If you ever embark on a charity trek or challenge, there are basically only two ways you can pay for it; self fund (pay for it yourself) or get sponsored to do it (attract donations from which the trip is partially paid).
Truth is, without the sponsored route, lots of people would never be able to go.
So just how are those fundraising targets worked out? After all, the money has to be accountable right? Correct.
First things first, regardless of how the the trip is funded, the person taking the charity trek on (the client) has to pay the deposit (or registration fee* as it is sometimes referred to) from their own funds.
Once that’s done, whatever’s left is the balance of the cost of the trip. The rest is best shown by example.
Let’s take a Sahara charity trek that costs £1000. The client pays a deposit of £250 leaving a balance of £750.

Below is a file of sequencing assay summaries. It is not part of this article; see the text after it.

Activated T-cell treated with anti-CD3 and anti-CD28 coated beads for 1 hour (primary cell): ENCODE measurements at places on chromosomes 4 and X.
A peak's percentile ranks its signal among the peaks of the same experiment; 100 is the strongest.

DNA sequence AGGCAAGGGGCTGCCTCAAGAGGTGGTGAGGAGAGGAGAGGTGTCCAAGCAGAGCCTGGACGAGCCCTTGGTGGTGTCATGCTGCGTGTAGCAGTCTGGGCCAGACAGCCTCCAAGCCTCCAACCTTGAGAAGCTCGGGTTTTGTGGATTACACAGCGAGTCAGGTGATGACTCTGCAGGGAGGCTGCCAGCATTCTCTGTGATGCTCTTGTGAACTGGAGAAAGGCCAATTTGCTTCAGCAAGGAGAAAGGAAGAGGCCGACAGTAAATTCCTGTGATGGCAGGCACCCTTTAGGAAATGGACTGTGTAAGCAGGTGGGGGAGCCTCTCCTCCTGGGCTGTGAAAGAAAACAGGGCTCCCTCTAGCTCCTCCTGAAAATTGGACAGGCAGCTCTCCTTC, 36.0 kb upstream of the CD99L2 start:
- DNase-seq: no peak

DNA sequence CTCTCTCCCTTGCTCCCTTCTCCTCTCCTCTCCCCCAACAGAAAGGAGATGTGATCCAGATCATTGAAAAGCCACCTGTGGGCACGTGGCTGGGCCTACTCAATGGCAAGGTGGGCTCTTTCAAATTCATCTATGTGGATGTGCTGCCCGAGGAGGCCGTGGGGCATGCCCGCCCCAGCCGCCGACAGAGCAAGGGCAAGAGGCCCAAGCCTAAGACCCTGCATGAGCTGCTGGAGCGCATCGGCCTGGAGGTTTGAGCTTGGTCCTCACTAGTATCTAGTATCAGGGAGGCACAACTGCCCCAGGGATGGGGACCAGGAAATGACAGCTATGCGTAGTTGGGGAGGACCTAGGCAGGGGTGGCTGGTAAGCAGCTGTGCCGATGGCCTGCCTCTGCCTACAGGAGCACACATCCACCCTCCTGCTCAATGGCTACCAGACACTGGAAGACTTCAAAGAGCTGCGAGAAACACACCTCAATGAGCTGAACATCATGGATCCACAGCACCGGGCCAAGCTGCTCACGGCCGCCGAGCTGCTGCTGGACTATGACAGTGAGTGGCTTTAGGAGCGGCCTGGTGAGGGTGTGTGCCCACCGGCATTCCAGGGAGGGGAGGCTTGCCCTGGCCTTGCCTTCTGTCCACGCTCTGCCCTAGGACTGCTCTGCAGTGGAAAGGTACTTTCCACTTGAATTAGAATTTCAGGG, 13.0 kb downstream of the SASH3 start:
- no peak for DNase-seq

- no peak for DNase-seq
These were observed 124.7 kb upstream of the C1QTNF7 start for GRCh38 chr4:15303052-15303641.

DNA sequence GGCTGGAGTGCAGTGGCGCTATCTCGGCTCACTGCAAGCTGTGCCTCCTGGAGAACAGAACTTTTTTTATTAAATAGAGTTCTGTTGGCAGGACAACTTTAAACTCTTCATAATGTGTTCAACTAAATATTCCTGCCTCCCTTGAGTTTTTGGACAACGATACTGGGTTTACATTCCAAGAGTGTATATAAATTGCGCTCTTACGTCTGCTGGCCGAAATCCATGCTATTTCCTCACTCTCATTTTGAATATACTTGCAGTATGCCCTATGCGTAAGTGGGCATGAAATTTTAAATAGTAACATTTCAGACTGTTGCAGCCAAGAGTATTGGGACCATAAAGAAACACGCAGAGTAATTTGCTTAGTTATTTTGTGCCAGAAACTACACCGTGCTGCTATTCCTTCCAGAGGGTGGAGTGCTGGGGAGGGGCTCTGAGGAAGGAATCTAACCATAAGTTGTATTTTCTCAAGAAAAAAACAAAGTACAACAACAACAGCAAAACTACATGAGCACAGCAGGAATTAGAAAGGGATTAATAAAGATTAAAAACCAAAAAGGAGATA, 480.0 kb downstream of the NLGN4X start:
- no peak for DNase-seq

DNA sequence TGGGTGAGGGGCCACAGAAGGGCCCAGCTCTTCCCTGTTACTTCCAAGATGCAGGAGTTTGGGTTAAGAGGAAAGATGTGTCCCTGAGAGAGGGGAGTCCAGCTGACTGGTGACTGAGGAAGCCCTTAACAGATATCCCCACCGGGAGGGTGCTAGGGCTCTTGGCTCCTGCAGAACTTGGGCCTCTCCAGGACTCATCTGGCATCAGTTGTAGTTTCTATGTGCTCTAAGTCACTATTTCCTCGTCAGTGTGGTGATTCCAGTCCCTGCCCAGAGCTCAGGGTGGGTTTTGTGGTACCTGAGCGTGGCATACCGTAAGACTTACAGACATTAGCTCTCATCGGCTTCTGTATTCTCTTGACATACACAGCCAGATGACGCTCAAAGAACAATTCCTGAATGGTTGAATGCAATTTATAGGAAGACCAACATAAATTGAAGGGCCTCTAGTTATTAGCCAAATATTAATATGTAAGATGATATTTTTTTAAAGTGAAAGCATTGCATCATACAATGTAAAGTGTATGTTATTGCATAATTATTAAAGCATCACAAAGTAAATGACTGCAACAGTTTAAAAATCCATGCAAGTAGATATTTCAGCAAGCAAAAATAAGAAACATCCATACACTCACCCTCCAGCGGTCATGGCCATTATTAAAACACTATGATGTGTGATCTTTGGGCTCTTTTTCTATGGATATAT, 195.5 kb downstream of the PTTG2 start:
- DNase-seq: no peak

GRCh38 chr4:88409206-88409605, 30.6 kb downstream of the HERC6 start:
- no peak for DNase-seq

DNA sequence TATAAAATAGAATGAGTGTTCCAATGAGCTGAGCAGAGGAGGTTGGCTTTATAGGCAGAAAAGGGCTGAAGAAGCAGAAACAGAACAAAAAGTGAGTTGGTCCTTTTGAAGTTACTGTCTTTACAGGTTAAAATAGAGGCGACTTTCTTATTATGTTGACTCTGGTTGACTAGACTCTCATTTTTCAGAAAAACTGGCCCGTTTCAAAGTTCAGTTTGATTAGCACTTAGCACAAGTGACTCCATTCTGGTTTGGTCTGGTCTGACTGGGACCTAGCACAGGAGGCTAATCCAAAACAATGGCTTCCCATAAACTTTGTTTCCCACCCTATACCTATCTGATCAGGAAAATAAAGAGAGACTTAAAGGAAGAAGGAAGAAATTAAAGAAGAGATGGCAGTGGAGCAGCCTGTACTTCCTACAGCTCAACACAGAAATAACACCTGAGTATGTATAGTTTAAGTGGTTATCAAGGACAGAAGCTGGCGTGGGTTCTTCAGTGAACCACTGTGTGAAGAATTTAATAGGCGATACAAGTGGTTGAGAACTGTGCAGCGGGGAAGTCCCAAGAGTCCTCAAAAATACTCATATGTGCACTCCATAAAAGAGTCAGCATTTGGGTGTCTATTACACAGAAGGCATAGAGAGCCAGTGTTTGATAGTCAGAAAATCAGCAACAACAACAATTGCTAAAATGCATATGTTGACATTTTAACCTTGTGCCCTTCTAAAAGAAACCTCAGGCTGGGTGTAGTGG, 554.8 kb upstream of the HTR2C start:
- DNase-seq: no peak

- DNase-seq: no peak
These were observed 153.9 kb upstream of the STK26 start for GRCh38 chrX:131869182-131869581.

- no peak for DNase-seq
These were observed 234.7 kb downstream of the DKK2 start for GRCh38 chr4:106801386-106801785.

Whilst there is no formal guideline in place, it is an accepted practice that a client cannot benefit by more than 50% of the donations received so in order to use the £750 for the balance payment, a client would need to receive £1500 in donations.
£1000 trip cost – £250 deposit = £750 balance x 2 = £1500, which becomes the fundraising target.
In general terms, if you know the overall trip cost and the deposit required, you can apply that formula to any given trip.
You will see variations that don’t quite add up. Why? Charities would like to receive as much as they can of course so they can often raise a target in order to do so.
Can I reduce a fundraising target if it appears high? Yes, you can. By simply paying more of the trip cost from your own pocket you will reduce the target proportionately. It’s called Flexi funding. Using the same example of the Sahara costs above:
£1000 trip cost – £250 deposit – £100 additional self payment = £650 balance = £1300 fundraising target.
You will see that for every £100 extra you pay yourself, it reduces the fundraising target by £200 (double).
*Do make sure that the Registration fee forms part of the overall trip cost and is not a separate fee just to join it.
Read more >> How It All Works?